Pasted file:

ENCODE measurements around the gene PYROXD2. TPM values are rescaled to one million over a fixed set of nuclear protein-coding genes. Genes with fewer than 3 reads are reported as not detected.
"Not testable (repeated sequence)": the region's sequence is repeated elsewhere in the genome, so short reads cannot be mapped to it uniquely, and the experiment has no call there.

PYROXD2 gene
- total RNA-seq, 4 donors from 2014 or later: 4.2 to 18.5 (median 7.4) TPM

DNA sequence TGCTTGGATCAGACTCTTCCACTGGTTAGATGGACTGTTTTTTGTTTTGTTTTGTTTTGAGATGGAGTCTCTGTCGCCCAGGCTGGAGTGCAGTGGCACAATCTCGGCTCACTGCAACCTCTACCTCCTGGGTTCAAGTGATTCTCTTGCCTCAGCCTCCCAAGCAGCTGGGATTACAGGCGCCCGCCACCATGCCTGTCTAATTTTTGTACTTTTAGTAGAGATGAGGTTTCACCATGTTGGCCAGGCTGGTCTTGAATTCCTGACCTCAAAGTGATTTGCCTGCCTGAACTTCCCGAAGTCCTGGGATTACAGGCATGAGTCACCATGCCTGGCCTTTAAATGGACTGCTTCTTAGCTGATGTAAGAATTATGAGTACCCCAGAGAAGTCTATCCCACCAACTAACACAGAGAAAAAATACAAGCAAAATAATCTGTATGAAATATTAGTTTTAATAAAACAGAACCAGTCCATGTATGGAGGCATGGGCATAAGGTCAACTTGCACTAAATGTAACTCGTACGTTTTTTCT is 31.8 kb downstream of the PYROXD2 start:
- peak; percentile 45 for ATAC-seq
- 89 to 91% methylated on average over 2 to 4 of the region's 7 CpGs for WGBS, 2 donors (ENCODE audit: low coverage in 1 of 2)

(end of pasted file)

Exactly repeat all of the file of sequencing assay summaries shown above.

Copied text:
ENCODE measurements around the gene PYROXD2. TPM values are rescaled to one million over a fixed set of nuclear protein-coding genes. Genes with fewer than 3 reads are reported as not detected.
"Not testable (repeated sequence)": the region's sequence is repeated elsewhere in the genome, so short reads cannot be mapped to it uniquely, and the experiment has no call there.

PYROXD2 gene
- total RNA-seq, 4 donors from 2014 or later: 4.2 to 18.5 (median 7.4) TPM

DNA sequence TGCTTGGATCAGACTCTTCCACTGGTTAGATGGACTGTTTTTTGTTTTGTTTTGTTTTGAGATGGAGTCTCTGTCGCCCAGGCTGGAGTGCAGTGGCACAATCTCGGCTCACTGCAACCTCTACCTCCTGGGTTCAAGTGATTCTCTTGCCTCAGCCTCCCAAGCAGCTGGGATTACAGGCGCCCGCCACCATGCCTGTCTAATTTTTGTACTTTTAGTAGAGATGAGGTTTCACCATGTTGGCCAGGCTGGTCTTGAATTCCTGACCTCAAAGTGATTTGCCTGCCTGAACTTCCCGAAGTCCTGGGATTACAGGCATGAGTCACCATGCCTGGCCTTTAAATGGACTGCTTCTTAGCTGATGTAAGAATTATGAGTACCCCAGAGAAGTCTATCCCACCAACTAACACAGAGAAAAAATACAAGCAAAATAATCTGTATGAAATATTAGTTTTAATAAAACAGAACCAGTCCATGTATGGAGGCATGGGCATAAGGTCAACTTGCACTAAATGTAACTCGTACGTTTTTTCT is 31.8 kb downstream of the PYROXD2 start:
- peak; percentile 45 for ATAC-seq
- 89 to 91% methylated on average over 2 to 4 of the region's 7 CpGs for WGBS, 2 donors (ENCODE audit: low coverage in 1 of 2)